Monsanto, Dow, Syngenta: rush for mega-mergers puts food security at risk
by Jennifer Clapp, theguardian.com
Recent deals in the global agrochemical and seed industry, driven by financial motivations, are a threat to farmers, prices and the environment
The global agrochemical and seed industry is undergoing profound upheaval, with a spate of mergers and attempted mergers consolidating the sector and raising concerns about the future of the food system.
It began last year when Monsanto started looking for a partner, trying three times (unsuccessfully) to link up with Syngenta. By the end of 2015, Dow and DuPont announced they were teaming up. Subject to regulatory approval, the new $130bn company – DowDuPont – plans to split into three parts, one of which will focus exclusively on agricultural chemicals and seeds and is set to command a hefty market share. It is estimated DowDuPont could account for around 40% of the corn and soybean seed market in the US.
In February this year, ChemChina announced a $43bn purchase of Syngenta, bolstering ChemChina’s genetically engineered seed capacity and giving it the largest slice of the agricultural chemical market. The remaining players – Monsanto, Bayer and BASF – are now under pressure to join the mega-merger dance, with talks on various potential permutations reportedly under way.
These proposed corporate mega-mergers are the result of pressure from financial investors. Years of low interest rates since the financial crisis have made corporate borrowing cheap and easy. But the onset of low agricultural commodity prices and faltering economic growth in emerging economies has weakened demand for commercial seeds and crop protection chemicals, making it harder for agribusiness firms to generate high returns for their shareholders, and to pay their debts.
Concerned about excessive borrowing and weak performance, investors have increasingly put pressure on agribusiness managers to improve their performance. In the case of Dow and DuPont, individual activist investors – each managing enormous hedge funds for wealthy clients – pushed hard on these firms to cut costs through restructuring. Essentially, mergers and acquisitions have been the tools of choice to attempt to placate restless investors.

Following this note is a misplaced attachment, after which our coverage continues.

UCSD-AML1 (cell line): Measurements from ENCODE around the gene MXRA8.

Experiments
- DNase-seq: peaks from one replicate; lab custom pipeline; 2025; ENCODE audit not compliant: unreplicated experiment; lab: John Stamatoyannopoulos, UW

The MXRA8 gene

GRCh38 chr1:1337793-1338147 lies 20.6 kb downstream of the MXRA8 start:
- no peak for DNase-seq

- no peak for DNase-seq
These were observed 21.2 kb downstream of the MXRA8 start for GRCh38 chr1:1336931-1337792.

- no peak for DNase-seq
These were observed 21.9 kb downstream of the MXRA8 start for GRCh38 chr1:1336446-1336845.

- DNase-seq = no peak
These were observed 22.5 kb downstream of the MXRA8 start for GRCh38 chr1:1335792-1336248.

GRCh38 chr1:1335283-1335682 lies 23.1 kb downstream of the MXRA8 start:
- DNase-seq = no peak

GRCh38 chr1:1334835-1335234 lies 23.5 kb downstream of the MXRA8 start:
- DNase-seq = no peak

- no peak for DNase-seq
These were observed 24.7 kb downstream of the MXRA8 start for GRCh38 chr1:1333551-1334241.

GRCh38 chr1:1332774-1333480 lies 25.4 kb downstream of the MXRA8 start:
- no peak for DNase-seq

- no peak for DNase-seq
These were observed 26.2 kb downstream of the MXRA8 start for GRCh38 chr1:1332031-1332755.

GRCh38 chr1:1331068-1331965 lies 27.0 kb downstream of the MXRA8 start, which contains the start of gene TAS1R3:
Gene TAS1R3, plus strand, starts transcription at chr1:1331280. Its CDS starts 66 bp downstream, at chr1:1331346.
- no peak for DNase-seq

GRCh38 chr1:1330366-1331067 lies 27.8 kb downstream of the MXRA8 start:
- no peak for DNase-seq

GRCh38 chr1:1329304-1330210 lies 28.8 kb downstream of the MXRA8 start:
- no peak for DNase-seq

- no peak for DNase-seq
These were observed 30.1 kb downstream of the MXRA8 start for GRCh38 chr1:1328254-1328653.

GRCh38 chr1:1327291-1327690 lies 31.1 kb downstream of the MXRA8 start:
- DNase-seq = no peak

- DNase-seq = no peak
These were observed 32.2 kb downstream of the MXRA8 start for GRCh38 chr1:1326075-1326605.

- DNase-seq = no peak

Regulators in the countries in which these firms are based are scrutinising the details of these deals, deciding whether to allow them to proceed. No doubt they are reviewing the mergers looking for evidence regarding traditional concerns about the effects of corporate consolidation – that it stifles competition, reduces innovation and can lead to a loss of tax revenue if the firm relocates its headquarters. These concerns merit close consideration, but there is so much more at stake.
For starters, mergers are likely to lead to higher costs of inputs for farmers. Already, the seed and chemical industries are highly concentrated. In 2013, the top six firms controlled 75% of the agrochemical market and 63% of the commercial seed market. If the number of firms drops, it will be that much easier for them to raise prices.
Consolidation in the agribusiness industry also tends to concentrate political power as giant firms lobby governments to shape the rules of the food system in ways that support their interests. According to the non-profit, ETC Group (pdf), small-scale farmers feed around 70% of the world’s population, and do so mainly with seeds saved from one harvest to the next rather than commercially purchased seed. Changes in government policies that favour big corporations’ desire for more large-scale industrial agriculture will directly threaten small farmers’ livelihoods.
Further spread of the industrial agricultural model is also likely to have devastating ecological effects. Large-scale, chemical-based monoculture farming is recognised as a major contributor to both climate change and biodiversity loss, problems that pose significant threats to long-term food security.
If the proposed mega-mergers proceed, the food system will face profound changes in the name of increased short-term financial returns for relatively few investors. Ironically, there is little evidence to show that corporate consolidation is even economically productive in the long run.
A short-term financial boost for a handful of investors is hardly justification for allowing the mega-mergers when they threaten farmer livelihoods, the environment and long-term food security.
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